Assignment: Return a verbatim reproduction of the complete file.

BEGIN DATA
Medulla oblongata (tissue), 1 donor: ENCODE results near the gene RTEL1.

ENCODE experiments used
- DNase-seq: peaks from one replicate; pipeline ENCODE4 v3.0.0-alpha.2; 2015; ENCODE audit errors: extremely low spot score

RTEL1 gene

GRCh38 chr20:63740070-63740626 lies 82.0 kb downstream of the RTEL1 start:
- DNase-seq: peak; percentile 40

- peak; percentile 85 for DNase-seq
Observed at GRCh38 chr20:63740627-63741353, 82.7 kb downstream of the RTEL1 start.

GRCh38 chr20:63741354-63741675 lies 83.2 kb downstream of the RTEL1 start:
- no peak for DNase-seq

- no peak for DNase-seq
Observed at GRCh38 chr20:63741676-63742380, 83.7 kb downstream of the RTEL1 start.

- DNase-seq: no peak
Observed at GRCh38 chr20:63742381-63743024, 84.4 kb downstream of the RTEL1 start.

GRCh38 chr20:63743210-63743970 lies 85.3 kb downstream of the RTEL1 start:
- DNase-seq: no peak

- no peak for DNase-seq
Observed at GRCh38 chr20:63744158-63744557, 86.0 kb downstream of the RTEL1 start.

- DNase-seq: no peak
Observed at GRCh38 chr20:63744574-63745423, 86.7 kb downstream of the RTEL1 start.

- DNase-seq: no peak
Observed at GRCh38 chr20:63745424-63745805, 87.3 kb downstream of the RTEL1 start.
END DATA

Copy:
Medulla oblongata (tissue), 1 donor: ENCODE results near the gene RTEL1.

ENCODE experiments used
- DNase-seq: peaks from one replicate; pipeline ENCODE4 v3.0.0-alpha.2; 2015; ENCODE audit errors: extremely low spot score

RTEL1 gene

GRCh38 chr20:63740070-63740626 lies 82.0 kb downstream of the RTEL1 start:
- DNase-seq: peak; percentile 40

- peak; percentile 85 for DNase-seq
Observed at GRCh38 chr20:63740627-63741353, 82.7 kb downstream of the RTEL1 start.

GRCh38 chr20:63741354-63741675 lies 83.2 kb downstream of the RTEL1 start:
- no peak for DNase-seq

- no peak for DNase-seq
Observed at GRCh38 chr20:63741676-63742380, 83.7 kb downstream of the RTEL1 start.

- DNase-seq: no peak
Observed at GRCh38 chr20:63742381-63743024, 84.4 kb downstream of the RTEL1 start.

GRCh38 chr20:63743210-63743970 lies 85.3 kb downstream of the RTEL1 start:
- DNase-seq: no peak

- no peak for DNase-seq
Observed at GRCh38 chr20:63744158-63744557, 86.0 kb downstream of the RTEL1 start.

- DNase-seq: no peak
Observed at GRCh38 chr20:63744574-63745423, 86.7 kb downstream of the RTEL1 start.

- DNase-seq: no peak
Observed at GRCh38 chr20:63745424-63745805, 87.3 kb downstream of the RTEL1 start.